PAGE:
Hamel, Frank. Human Animals. London: William Rider & Son, 1915. (using a Kessinger Publishing reprint, no publishing year noted)
Hamel covers a variety of sources and wide range of shape-shifters from werewolves to tiger-men, lion-men, werefoxes, werevixens, human serpents, and bird women. He also touches on witches, familiars, "fabulous animals and monsters", "cat and cock phantoms", "animal ghosts", and "animal spirits in ceremonial magic" among other things. As with many related works and authors from his era, Hamel draws together diverse sources from around the world to catalog and explore the subject, making his work an excellent starting point for further research, including terminology. On the other hand, he does have a colonial bias fairly common in his day, using such phrases as "savage races" with abandon.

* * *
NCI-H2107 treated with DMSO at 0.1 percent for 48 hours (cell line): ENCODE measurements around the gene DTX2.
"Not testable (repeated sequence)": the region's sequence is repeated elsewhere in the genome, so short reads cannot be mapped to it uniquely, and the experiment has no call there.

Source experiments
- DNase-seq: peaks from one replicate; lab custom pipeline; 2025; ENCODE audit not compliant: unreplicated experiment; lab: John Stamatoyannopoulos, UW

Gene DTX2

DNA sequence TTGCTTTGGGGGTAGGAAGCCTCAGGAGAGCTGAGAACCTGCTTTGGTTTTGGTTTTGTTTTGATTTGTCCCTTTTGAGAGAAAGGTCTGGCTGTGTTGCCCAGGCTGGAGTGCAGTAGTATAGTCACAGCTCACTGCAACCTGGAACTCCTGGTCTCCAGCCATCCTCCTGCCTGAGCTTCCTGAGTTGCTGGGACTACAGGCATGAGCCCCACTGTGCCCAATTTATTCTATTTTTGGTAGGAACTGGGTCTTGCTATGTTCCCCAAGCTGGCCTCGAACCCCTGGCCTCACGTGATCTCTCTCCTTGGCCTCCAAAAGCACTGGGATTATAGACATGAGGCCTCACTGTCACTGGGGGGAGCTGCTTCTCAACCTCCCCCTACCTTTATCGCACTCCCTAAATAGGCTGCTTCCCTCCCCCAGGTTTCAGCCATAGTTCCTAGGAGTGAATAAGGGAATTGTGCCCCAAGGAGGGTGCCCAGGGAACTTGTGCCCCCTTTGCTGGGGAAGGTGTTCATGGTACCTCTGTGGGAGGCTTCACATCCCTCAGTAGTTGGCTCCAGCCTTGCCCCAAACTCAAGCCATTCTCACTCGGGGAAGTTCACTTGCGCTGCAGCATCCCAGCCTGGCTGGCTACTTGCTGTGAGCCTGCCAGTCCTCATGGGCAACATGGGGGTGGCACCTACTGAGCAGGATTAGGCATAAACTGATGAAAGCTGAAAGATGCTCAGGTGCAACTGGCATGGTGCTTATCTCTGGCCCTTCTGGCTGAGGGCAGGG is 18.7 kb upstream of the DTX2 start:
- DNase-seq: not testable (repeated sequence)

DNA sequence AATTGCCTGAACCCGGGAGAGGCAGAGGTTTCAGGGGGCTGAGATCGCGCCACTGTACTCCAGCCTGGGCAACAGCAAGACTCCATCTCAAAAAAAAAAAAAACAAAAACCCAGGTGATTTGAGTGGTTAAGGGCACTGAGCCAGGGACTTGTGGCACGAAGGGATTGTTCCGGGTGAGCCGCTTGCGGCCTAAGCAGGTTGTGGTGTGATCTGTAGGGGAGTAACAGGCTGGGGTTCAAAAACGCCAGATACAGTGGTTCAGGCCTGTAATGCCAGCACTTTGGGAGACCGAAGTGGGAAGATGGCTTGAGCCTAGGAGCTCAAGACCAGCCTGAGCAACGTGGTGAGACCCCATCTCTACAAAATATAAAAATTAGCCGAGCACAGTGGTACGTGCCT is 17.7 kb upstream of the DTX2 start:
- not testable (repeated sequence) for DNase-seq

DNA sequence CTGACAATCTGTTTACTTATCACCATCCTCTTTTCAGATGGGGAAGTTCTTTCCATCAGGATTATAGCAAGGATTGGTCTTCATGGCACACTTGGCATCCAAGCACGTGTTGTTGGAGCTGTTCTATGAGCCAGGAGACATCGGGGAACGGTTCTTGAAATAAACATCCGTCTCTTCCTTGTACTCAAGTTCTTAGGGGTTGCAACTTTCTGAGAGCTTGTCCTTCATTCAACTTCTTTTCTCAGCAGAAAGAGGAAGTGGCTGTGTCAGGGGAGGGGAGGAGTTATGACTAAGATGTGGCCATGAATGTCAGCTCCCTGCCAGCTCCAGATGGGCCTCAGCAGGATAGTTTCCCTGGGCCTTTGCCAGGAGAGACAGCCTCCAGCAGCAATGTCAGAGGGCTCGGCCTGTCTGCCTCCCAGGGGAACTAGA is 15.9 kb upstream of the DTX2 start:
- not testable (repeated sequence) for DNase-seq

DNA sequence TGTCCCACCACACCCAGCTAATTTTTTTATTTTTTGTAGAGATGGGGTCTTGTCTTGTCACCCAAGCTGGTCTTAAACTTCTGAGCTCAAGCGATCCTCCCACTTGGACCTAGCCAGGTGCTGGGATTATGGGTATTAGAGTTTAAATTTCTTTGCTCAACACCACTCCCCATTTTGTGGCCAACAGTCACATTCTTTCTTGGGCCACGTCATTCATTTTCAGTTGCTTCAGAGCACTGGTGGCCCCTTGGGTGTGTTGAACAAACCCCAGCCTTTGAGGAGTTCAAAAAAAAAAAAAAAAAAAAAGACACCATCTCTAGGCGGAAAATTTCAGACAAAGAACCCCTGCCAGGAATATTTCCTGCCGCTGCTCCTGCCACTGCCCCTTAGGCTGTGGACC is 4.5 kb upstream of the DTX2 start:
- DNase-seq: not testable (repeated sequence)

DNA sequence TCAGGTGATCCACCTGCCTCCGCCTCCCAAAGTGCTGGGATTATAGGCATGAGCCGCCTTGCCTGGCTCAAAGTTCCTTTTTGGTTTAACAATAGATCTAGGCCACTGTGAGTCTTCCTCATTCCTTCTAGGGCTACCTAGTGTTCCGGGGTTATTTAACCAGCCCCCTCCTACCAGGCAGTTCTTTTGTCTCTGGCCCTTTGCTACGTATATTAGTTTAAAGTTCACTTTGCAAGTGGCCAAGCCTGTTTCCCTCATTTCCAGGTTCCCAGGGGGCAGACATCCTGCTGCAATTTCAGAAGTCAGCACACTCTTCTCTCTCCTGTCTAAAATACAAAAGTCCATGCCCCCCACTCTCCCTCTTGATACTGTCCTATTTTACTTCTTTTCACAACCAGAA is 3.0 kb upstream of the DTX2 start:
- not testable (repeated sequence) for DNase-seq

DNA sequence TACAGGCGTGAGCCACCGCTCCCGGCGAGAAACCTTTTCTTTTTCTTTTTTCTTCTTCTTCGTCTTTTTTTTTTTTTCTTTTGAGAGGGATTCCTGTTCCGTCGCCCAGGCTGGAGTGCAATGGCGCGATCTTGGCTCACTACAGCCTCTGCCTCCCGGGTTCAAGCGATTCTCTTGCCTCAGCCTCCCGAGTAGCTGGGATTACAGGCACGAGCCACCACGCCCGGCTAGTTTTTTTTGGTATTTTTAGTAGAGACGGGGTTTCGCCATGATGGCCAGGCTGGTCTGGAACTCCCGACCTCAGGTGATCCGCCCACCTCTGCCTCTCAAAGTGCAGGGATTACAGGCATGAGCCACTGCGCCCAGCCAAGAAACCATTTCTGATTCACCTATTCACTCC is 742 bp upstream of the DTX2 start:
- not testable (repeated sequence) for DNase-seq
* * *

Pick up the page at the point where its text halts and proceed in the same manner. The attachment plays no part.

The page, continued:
The book does do a good job with a historical perspective on shape-shifting, including references to Frazer (the Golden Bough), Gerald of Wales, the Grimm brothers, and other well known writers on the subject. The third chapter presents a good example of Hamel's wide-ranging sources: the Bhagavad Gita, Ojibwa and Osage folklore, New Guinea folklore, the Masai of Uganda, Australian aborigines, Eskimos, Aztecs, Yakuts of Siberia, Samoyeds, and Melanesian legend are all factored into his discussion. In many ways, Hamel's work reads like Joseph Campbell's The Hero with a Thousand Faces or some of Carl Jung's work with archetypes, which may be a hallmark of Jung and Hamel's era and fields.
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